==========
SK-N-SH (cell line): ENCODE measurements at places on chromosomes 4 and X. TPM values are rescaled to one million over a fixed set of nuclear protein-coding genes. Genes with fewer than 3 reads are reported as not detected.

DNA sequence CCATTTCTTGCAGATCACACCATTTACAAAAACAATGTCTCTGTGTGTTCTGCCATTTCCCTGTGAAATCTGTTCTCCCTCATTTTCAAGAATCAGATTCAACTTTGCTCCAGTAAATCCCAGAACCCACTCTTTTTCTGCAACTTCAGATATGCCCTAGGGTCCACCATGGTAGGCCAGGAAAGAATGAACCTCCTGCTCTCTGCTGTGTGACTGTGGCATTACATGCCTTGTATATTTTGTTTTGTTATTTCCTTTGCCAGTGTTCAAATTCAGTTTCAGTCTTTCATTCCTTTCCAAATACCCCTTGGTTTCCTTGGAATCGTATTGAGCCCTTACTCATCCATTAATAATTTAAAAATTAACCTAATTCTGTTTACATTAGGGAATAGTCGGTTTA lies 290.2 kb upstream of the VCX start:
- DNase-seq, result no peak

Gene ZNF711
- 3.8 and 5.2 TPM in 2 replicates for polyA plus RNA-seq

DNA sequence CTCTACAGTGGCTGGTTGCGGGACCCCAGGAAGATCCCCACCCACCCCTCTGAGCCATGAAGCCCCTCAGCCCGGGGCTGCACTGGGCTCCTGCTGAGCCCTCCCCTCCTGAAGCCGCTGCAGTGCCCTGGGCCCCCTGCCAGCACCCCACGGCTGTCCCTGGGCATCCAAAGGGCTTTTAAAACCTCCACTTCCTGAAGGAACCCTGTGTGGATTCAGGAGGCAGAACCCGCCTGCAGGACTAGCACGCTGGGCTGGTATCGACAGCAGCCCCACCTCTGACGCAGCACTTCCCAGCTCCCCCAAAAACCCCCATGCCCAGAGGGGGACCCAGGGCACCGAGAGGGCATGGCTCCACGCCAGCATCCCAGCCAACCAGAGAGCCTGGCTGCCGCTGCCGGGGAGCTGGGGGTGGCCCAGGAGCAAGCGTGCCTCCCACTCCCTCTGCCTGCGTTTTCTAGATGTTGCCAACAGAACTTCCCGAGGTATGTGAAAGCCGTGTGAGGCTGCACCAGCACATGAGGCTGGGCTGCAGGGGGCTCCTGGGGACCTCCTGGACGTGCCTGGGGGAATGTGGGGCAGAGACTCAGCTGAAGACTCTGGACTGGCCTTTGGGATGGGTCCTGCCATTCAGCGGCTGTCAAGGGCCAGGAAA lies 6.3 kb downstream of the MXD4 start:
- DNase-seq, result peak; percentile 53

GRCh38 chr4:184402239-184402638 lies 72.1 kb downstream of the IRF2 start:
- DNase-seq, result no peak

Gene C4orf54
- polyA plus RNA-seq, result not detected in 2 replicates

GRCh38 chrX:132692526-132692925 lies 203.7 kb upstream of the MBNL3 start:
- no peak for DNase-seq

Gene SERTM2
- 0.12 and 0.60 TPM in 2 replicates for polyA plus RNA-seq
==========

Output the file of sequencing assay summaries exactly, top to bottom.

SK-N-SH (cell line): ENCODE measurements at places on chromosomes 4 and X. TPM values are rescaled to one million over a fixed set of nuclear protein-coding genes. Genes with fewer than 3 reads are reported as not detected.

DNA sequence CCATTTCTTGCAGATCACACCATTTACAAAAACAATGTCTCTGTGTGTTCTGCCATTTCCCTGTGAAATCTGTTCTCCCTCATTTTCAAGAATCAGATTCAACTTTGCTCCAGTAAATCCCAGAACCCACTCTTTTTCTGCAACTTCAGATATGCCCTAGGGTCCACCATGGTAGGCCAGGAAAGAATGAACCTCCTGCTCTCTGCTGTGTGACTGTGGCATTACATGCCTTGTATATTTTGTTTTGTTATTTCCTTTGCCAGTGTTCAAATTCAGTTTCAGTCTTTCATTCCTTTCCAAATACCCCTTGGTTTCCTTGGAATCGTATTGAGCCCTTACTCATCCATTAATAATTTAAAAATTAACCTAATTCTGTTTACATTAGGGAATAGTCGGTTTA lies 290.2 kb upstream of the VCX start:
- DNase-seq, result no peak

Gene ZNF711
- 3.8 and 5.2 TPM in 2 replicates for polyA plus RNA-seq

DNA sequence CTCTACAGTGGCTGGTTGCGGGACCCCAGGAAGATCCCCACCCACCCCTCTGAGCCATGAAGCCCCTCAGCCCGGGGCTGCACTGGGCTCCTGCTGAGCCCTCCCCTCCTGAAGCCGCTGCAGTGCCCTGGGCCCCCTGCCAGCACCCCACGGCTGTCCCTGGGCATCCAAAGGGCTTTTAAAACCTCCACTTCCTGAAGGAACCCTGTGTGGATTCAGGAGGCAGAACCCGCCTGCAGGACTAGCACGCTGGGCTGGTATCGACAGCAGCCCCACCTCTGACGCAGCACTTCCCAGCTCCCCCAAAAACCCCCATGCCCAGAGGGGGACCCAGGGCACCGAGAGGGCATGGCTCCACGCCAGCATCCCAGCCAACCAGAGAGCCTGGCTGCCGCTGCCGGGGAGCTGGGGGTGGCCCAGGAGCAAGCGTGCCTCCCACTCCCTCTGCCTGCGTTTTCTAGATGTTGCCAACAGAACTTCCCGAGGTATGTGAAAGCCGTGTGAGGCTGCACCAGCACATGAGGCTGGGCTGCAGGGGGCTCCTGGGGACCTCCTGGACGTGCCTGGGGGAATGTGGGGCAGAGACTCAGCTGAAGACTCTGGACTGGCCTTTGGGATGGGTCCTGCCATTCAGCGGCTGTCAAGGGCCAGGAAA lies 6.3 kb downstream of the MXD4 start:
- DNase-seq, result peak; percentile 53

GRCh38 chr4:184402239-184402638 lies 72.1 kb downstream of the IRF2 start:
- DNase-seq, result no peak

Gene C4orf54
- polyA plus RNA-seq, result not detected in 2 replicates

GRCh38 chrX:132692526-132692925 lies 203.7 kb upstream of the MBNL3 start:
- no peak for DNase-seq

Gene SERTM2
- 0.12 and 0.60 TPM in 2 replicates for polyA plus RNA-seq